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Indigenous Knowledge Leading on Climate Change Adaptation in the Great Lakes

Picture of Christina Chiasson
Chrissy Chiasson
July 14, 2020
Great Lakes coastal marsh

As climate change intensifies existing challenges and presents new ones in the Great Lakes basin, there is an opportunity to learn from those whose history is intertwined with the region’s lands and waters.

Climate adaptation is not a new concept to the Indigenous nations and tribes that live around the Great Lakes. Over the millennia that people have lived along the lakes’ shorelines, Indigenous Knowledge has helped them to learn about and adapt with the environment around them. Many Indigenous nations and tribes continue to develop their knowledge of the region and are using it to prepare for the changing environment driven by a transforming climate.

The Great Lakes Indian Fish and Wildlife Commission (GLIFWC) is an example of a tribal organization leading on the use of Indigenous Knowledge to prepare for the environmental challenges posed by climate change in the Great Lakes region.

cover art tribal adaptation menu
Cover art of the GLIFWC Tribal Climate Adaptation Menu. Credit: Great Lakes Indian Fish and Wildlife Commission

GLIFWC is a group of 11 Ojibwe tribes in Michigan, Minnesota and Wisconsin leading on natural resource preservation and enhancement in the upper Great Lakes.

To preserve the invaluable resources of the region in the face of climate change, GLIFWC has recently developed a tool to assist decision makers in incorporating Anishinaabeg perspectives into a climate adaptation framework. Anishinnabeg is a cultural group that includes Ojibwe, Odawa and Algonquin peoples in the Great Lakes region.

The Tribal Climate Change Adaptation Menu is a tool for decision makers to integrate Indigenous Knowledge into climate adaptation planning. The menu provides a selection of strategies and implementation approaches for resource managers to achieve their climate adaptation objectives.

Not only does it provide valuable technical guidance, it educates readers on how to engage respectfully with Indigenous Knowledge and knowledge keepers. It covers topics such as reducing the impact of human-based stressors, maintaining and enhancing genetic diversity, designing and modifying infrastructure to prepare for projected future conditions, and supporting tribal engagement in natural resource management and environmental stewardship.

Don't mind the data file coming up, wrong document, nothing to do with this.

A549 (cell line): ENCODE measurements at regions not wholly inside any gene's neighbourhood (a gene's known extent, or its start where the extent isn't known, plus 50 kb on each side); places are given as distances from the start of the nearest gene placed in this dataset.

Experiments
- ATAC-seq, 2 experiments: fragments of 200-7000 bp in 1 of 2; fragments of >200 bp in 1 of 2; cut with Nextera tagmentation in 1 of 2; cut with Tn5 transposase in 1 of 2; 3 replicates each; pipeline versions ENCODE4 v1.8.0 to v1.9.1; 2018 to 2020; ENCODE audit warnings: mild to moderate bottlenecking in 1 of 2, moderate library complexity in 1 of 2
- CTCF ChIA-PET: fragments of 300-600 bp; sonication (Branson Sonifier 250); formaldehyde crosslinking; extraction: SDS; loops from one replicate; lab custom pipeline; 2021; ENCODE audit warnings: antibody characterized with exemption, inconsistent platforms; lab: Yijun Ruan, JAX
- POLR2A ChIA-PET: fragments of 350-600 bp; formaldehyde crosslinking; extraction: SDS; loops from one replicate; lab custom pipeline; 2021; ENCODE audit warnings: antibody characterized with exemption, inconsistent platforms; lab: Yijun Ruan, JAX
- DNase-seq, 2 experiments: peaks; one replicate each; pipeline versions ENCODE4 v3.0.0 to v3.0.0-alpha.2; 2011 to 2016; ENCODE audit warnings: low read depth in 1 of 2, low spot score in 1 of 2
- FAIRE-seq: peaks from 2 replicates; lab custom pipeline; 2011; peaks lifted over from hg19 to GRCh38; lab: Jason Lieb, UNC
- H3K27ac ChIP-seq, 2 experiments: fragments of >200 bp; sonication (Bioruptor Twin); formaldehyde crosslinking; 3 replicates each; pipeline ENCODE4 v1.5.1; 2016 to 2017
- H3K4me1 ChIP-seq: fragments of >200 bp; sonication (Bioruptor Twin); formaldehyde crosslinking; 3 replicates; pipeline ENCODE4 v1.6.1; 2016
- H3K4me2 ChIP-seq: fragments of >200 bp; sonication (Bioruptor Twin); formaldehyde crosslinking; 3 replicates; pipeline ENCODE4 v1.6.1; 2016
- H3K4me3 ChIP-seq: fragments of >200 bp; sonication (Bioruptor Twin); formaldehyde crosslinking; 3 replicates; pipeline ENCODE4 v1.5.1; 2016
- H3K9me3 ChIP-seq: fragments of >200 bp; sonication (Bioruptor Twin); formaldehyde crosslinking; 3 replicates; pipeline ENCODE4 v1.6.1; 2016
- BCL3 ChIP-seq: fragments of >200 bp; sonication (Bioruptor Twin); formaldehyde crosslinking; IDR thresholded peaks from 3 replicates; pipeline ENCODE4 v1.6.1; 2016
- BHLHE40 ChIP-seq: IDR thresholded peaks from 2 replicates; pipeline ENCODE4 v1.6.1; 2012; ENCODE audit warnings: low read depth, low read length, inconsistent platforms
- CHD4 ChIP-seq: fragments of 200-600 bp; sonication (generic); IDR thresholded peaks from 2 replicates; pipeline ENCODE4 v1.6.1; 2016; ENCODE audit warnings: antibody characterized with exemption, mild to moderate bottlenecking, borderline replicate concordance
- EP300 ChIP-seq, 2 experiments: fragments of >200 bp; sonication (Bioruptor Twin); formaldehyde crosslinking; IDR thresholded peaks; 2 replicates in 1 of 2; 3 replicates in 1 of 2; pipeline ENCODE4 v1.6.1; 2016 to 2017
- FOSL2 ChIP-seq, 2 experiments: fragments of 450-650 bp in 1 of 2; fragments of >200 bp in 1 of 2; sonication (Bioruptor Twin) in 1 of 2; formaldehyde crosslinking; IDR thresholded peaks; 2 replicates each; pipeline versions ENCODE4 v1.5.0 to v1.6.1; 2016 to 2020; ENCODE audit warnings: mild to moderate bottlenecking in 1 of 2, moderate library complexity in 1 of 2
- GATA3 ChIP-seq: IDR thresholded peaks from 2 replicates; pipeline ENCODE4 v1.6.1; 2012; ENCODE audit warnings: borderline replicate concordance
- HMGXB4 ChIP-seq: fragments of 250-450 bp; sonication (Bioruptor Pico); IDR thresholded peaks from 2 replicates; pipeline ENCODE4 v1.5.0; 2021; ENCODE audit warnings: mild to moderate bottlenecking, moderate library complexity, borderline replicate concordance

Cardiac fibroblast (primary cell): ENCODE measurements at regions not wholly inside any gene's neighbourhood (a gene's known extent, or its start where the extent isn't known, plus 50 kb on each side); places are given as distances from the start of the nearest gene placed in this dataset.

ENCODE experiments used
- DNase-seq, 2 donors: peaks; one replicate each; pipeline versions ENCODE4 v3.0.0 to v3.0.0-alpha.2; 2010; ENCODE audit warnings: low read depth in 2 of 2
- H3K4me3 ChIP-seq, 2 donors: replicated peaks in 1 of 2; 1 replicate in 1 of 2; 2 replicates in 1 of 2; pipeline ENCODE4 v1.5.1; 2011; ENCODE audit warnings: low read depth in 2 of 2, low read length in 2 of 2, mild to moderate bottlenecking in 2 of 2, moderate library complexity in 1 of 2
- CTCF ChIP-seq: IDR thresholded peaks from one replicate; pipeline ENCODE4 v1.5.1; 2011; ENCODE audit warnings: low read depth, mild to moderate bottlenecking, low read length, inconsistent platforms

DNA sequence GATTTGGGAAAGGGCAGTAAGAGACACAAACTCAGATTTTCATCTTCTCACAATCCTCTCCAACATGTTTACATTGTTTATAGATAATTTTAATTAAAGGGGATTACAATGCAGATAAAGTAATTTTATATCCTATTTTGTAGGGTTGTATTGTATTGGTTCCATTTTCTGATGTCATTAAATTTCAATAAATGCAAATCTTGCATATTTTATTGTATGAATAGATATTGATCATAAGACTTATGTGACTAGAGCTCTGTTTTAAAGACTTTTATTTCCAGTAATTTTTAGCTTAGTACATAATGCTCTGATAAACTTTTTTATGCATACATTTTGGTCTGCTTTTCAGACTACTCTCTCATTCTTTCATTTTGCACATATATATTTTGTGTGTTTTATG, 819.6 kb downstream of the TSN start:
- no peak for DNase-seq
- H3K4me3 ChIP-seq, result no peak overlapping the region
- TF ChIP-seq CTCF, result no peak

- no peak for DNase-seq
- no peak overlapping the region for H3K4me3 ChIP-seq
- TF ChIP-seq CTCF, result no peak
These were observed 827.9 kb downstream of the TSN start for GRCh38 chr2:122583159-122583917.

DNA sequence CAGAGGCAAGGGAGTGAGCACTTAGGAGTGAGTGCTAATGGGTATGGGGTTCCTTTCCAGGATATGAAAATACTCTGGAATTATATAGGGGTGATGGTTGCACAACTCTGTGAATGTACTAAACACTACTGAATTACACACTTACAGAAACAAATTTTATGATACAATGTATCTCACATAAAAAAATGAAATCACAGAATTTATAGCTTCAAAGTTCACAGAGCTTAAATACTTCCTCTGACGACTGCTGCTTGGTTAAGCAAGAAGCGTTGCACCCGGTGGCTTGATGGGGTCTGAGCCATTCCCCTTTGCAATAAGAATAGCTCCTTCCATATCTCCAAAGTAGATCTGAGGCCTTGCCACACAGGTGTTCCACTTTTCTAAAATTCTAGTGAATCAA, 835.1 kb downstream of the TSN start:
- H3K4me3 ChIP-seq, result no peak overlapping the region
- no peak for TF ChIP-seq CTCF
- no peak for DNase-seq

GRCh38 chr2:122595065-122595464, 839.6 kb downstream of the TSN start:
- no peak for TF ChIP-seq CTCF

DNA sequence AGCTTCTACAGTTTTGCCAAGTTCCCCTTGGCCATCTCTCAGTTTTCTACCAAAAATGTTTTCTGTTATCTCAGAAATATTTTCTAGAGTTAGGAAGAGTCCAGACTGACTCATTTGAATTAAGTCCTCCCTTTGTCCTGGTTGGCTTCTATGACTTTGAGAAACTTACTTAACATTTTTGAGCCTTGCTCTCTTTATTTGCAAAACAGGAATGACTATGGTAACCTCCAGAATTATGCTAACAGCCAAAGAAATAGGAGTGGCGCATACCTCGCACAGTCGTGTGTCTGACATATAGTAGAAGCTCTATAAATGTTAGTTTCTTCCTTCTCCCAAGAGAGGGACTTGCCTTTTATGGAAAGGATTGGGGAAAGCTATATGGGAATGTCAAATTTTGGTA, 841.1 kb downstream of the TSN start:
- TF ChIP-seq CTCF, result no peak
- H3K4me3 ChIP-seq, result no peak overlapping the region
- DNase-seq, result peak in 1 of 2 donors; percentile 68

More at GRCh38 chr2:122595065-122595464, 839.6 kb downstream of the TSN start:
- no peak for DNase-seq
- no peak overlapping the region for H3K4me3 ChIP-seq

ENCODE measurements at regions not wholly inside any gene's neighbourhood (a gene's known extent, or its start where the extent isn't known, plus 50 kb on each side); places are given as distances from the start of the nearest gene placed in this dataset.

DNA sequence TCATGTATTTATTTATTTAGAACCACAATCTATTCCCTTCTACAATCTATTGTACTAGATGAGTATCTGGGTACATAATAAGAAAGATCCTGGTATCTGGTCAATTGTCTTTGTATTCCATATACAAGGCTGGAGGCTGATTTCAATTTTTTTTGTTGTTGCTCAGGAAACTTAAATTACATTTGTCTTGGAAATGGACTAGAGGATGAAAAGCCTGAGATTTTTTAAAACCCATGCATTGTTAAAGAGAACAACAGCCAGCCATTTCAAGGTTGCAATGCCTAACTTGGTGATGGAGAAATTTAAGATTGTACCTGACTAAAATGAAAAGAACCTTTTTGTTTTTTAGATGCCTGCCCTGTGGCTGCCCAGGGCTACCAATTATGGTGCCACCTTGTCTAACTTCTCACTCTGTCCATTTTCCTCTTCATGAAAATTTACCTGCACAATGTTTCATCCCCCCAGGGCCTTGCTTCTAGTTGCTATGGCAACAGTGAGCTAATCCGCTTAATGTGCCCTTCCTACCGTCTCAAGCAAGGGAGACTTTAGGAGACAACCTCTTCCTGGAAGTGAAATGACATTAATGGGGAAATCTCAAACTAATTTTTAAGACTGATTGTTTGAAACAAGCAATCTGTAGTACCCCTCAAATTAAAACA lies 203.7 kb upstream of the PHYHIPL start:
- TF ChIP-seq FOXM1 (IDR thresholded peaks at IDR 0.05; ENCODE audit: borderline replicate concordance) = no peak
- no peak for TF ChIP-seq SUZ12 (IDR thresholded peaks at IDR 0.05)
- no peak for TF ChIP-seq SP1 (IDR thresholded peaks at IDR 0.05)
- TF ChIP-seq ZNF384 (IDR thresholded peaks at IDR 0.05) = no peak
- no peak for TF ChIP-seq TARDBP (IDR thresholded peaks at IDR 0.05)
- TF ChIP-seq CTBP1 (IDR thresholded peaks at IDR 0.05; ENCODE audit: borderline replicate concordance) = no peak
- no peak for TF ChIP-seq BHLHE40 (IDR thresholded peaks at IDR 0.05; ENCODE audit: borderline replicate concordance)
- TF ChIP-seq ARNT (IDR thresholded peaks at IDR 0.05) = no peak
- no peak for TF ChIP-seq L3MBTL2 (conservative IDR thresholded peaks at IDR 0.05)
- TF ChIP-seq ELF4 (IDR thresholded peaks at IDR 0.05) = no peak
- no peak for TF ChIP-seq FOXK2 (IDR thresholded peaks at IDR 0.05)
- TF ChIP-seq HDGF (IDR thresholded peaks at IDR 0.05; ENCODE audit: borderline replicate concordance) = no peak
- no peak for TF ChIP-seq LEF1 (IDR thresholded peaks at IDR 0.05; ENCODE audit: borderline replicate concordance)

On the other side of the border, several First Nations in the Great Lakes basin have partnered with the Canadian Wildlife Service (CWS) to undertake environmental stewardship projects under the nationwide Indigenous Guardians Pilot Program. The pilot program, which began in 2017 and has an initial five-year timeline, extends across Canada with Inuit, Metis and First Nations leading more than 70 natural resource management projects. The Guardians program empowers Indigenous peoples to use their deep knowledge of their traditional lands and waters to protect against environmental stresses and changes.

Like all communities across the Great Lakes, First Nations are facing new environmental challenges imposed by climate change. Some examples of the work performed under the Guardians program in the Great Lakes region is the Anishinabek Traditional Ecological Guardians of Georgian Bay which is led by Magnetawan First Nation and the Four Rivers Regional Guardians Network organized by Matawa First Nations Management.

The program run by the Anishinabek Traditional Ecological Guardians involves long-term monitoring of species at risk in the Magnetawan River, which feeds into Georgian Bay, and monitors the impacts of climate change on habitats within the Georgian Bay, situated within Anishinaabe territory.

The Four Rivers Regional Guardians Network is being developed by the Matawa member First Nations whose territory includes a large region along the northern shore of Lake Superior including rivers that feed into the lake. The network is building capacity within the Matawa Nations to manage their homelands and traditional territories which include the lands and waters of Lake Superior through a group of community environmental monitors.  Both programs are funded until 2022.

There are many examples of valuable projects undertaken by Indigenous peoples in the Great Lakes that are leading on responding and adapting to climate change in the region. Generations of Indigenous peoples’ experience and expertise about stewardship and management of the Great Lakes environment should continue to be shared, cherished and elevated as it can benefit all the residents of the basin. 

Picture of Christina Chiasson
Chrissy Chiasson

Christina Chiasson is a policy analyst for the Canadian Section of the IJC in Ottawa, Ontario.

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